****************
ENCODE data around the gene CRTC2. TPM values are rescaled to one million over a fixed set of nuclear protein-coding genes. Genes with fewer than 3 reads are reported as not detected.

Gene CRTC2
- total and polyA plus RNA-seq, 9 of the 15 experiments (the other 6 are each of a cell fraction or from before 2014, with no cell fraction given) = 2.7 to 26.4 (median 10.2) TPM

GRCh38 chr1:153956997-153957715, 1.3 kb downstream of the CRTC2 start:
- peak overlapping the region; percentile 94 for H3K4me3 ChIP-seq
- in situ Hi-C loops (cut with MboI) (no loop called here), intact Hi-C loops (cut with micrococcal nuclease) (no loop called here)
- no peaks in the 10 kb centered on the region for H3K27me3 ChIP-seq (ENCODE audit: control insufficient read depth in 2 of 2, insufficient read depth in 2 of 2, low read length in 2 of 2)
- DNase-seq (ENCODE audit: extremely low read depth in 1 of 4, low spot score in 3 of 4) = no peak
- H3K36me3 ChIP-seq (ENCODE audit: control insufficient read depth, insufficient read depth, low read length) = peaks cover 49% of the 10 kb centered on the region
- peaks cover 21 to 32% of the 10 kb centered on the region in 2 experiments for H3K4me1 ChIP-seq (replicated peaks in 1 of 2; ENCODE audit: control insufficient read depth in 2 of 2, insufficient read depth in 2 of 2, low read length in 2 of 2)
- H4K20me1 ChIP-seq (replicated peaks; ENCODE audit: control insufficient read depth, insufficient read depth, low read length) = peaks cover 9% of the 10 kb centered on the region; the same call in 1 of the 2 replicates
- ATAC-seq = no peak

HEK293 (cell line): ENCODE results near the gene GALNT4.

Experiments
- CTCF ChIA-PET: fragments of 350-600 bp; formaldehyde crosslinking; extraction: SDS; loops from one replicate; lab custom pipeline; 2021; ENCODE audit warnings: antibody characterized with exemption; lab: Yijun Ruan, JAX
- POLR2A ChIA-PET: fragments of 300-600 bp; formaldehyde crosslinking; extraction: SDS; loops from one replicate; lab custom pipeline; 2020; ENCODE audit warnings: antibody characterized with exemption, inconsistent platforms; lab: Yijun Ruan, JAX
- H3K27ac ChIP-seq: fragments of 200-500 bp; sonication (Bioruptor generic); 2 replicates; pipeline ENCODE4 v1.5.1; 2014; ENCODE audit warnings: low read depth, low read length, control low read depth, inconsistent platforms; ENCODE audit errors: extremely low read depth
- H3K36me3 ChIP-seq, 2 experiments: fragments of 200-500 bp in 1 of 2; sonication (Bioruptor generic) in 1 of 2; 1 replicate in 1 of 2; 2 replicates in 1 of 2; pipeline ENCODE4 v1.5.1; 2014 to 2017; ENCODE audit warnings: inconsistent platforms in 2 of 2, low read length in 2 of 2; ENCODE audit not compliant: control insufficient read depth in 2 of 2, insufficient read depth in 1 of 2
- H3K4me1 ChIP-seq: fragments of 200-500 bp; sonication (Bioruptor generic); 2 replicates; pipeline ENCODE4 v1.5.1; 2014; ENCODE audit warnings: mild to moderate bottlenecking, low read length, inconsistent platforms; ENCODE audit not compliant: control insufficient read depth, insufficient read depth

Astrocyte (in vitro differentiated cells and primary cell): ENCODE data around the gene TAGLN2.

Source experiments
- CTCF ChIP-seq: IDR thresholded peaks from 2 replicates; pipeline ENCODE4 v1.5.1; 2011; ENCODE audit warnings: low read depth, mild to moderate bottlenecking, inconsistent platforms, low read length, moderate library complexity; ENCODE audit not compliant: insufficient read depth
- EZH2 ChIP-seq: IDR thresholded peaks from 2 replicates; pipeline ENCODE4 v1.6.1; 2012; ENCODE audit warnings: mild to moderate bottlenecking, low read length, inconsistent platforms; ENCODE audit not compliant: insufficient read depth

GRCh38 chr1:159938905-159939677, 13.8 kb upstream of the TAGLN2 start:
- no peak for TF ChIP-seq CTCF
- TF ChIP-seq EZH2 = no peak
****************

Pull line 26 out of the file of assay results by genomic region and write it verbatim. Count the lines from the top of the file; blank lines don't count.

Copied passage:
- TF ChIP-seq EZH2 = no peak